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Thai Airways is Suing a Passenger Who Complained That Their Flight Had to Divert Due to Bad Weather

Thai Airways is Suing a Passenger Who Complained That Their Flight Had to Divert Due to Bad Weather

a row of airplanes in a row

Thai Airways is threatening to take legal action against a passenger who criticized the airline in a Facebook post after their flight was forced to divert to an alternative airport due to bad weather at their intended destination.

The threat to sue the passenger comes after Thai Airways flight 645 from Bangkok to Melbourne on January 28 ended up diverting to Sydney because of high winds around Melbourne Airport.

After safely diverting to Sydney, the plane was then quickly prepared to return to Melbourne, and the passengers ended up arriving at their intended destination around four hours later than planned.

Airlines usually stress that weather-related diversions are taken out of an abundance of caution, and an industry-wide policy of ‘better safe than sorry’ is usually appreciated by passengers.

In this case, one passenger didn’t appreciate arriving late in Melbourne and took to Facebook to share their disappointment with Thai Airways and the airline’s pilots.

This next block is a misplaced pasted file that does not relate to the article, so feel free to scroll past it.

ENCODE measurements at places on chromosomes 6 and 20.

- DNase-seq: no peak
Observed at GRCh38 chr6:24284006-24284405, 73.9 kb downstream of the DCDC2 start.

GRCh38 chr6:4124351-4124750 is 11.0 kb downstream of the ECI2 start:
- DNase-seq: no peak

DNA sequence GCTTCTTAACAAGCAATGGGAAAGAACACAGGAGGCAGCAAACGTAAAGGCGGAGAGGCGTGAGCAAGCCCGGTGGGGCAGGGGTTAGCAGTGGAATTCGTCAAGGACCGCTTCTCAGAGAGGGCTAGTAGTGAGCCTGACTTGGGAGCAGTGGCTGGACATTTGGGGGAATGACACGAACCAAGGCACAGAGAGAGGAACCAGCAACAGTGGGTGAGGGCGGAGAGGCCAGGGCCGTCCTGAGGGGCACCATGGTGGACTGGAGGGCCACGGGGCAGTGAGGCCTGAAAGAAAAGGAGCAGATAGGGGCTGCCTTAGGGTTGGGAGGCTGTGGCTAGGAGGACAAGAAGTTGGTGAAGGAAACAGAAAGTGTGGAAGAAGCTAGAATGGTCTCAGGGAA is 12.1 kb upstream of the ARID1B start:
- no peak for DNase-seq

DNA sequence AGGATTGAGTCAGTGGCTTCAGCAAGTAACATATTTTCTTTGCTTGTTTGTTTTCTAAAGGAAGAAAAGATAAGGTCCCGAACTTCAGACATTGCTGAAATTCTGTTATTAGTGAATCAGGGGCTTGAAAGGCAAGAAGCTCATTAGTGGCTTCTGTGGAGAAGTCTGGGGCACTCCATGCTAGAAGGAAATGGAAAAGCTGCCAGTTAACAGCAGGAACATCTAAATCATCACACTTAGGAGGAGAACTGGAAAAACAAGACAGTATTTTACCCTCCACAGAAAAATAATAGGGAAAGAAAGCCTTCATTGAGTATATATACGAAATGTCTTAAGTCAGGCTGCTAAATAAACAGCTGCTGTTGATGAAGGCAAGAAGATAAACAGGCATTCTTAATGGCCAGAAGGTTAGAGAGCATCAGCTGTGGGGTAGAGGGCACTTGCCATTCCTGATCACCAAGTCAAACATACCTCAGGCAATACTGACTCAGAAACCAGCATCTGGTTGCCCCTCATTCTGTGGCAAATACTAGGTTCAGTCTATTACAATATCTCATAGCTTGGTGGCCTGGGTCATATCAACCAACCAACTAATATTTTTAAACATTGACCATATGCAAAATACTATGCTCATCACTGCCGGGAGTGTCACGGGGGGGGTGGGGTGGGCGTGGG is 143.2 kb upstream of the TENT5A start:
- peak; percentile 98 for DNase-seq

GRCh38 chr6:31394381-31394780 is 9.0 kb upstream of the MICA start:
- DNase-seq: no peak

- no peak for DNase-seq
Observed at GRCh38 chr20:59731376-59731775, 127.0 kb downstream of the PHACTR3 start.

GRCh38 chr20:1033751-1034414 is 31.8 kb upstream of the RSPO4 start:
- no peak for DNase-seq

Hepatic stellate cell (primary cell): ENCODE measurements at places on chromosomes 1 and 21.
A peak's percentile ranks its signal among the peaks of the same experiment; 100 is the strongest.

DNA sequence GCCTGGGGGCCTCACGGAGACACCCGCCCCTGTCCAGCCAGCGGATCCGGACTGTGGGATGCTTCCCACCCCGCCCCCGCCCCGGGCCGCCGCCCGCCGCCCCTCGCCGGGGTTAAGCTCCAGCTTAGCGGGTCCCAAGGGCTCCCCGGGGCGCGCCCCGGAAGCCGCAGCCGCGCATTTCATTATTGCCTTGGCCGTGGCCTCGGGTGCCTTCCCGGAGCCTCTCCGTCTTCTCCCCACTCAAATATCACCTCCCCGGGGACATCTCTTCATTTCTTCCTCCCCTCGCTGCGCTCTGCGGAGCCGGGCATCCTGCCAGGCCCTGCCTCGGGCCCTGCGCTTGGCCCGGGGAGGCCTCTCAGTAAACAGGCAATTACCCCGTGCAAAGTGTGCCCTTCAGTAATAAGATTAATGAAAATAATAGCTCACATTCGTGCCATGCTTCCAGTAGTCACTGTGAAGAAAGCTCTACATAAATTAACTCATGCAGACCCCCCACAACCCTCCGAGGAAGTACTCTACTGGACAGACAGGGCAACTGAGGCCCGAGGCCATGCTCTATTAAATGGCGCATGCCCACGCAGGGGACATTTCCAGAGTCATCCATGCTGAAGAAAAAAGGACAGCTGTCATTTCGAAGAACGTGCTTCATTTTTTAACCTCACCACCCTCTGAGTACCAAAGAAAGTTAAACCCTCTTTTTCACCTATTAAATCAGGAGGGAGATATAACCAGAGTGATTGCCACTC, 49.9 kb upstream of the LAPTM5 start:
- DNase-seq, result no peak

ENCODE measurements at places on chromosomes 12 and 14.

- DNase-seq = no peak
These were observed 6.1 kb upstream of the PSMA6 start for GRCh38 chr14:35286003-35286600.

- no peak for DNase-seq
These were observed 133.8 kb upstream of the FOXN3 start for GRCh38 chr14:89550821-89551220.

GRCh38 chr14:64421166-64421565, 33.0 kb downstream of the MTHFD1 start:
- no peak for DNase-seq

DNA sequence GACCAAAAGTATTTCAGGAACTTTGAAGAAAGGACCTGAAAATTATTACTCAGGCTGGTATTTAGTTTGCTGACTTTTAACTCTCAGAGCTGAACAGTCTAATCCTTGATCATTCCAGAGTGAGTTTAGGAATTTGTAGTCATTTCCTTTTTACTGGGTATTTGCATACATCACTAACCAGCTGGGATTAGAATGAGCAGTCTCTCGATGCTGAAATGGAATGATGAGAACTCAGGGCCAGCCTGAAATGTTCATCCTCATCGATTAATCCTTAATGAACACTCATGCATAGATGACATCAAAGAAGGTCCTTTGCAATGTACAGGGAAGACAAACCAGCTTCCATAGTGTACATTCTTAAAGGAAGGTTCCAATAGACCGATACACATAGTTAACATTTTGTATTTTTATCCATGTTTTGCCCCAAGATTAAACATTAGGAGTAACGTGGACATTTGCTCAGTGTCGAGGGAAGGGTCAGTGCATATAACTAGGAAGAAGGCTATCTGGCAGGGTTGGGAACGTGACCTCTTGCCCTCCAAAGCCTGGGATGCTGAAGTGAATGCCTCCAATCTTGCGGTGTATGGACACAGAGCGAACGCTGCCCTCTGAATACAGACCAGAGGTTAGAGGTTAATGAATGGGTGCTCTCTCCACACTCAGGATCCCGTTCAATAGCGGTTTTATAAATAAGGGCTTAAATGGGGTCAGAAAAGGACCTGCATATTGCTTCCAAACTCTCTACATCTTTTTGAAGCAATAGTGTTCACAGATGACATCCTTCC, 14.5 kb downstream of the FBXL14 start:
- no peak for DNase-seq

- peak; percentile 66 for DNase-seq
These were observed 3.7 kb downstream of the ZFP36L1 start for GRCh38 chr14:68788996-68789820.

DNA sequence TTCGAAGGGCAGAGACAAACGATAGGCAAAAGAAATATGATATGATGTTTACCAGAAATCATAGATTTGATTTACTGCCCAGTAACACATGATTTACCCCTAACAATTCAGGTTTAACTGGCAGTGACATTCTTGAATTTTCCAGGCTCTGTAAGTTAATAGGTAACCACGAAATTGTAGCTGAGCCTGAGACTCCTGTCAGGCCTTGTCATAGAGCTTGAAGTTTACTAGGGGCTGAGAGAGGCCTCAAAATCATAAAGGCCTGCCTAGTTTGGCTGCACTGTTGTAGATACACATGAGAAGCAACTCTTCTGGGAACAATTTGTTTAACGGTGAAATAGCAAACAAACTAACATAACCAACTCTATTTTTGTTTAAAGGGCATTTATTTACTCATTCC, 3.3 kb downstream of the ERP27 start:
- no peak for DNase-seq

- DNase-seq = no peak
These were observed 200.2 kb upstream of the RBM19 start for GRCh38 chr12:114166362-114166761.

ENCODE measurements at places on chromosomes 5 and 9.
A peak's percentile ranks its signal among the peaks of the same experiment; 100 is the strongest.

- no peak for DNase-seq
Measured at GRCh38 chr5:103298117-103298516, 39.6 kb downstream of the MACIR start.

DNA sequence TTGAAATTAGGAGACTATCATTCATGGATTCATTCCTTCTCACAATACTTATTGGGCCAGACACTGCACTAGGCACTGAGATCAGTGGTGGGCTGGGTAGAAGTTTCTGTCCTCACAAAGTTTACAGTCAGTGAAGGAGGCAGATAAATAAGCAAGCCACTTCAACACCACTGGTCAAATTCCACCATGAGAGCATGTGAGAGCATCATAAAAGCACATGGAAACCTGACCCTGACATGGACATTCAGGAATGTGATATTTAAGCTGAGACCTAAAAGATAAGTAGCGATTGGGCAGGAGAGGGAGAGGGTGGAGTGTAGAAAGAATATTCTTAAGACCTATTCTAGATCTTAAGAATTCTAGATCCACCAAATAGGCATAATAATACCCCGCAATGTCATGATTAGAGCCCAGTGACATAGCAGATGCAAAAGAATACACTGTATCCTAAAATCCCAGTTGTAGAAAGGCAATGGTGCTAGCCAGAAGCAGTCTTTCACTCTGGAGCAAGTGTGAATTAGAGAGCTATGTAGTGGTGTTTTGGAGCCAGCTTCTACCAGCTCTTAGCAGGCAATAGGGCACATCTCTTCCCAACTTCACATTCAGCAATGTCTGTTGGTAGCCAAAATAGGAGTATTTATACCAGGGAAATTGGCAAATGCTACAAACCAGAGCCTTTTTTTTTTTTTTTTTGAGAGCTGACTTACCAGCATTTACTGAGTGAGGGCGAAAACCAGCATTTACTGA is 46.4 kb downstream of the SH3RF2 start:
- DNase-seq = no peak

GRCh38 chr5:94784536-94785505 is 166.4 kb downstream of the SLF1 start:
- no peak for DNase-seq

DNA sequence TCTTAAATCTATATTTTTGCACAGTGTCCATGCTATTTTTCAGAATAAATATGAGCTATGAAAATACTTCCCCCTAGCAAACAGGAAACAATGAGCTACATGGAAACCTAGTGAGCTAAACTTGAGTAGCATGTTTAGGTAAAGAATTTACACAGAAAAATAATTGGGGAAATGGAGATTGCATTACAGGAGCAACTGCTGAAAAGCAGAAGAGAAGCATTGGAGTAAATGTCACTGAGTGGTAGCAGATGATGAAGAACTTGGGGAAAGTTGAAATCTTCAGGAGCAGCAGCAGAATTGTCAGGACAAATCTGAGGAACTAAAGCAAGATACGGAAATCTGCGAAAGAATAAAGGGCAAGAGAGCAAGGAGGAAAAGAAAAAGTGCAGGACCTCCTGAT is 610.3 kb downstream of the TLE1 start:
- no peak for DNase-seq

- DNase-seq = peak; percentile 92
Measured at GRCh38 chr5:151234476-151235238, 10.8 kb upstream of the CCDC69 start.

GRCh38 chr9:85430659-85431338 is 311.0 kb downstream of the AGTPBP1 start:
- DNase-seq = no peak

In the now-deleted post, the passenger questioned the Captain’s judgement to divert and complained that the airliner wasn’t carrying enough fuel to wait in a holding pattern over Melbourne until the winds died down. The post also suggested the pilots weren’t assertive enough with air traffic control.

In response, a Thai Airways pilot took the time to respond to the passenger, explaining that the flight would have departed with enough legally required fuel and detailing pilot training requirements.

After going viral, the passenger decided to delete his critical Facebook post, although that wasn’t enough to prevent the threat of legal action from Thai Airways.

The airline has been quoted as saying that its crew “followed international safety and security standards and seeks to protect its reputation and that of its personnel.”

How successful Thai Airways is in its legal campaign will likely depend on which country it intends to pursue its case. Notoriously, Thailand has some of the strictest defamation laws in the world, where defaming someone is considered a crime.

A Facebook post that’s considered defamatory, for example, could result in a two-year prison sentence.

TOTH: View From the Wing

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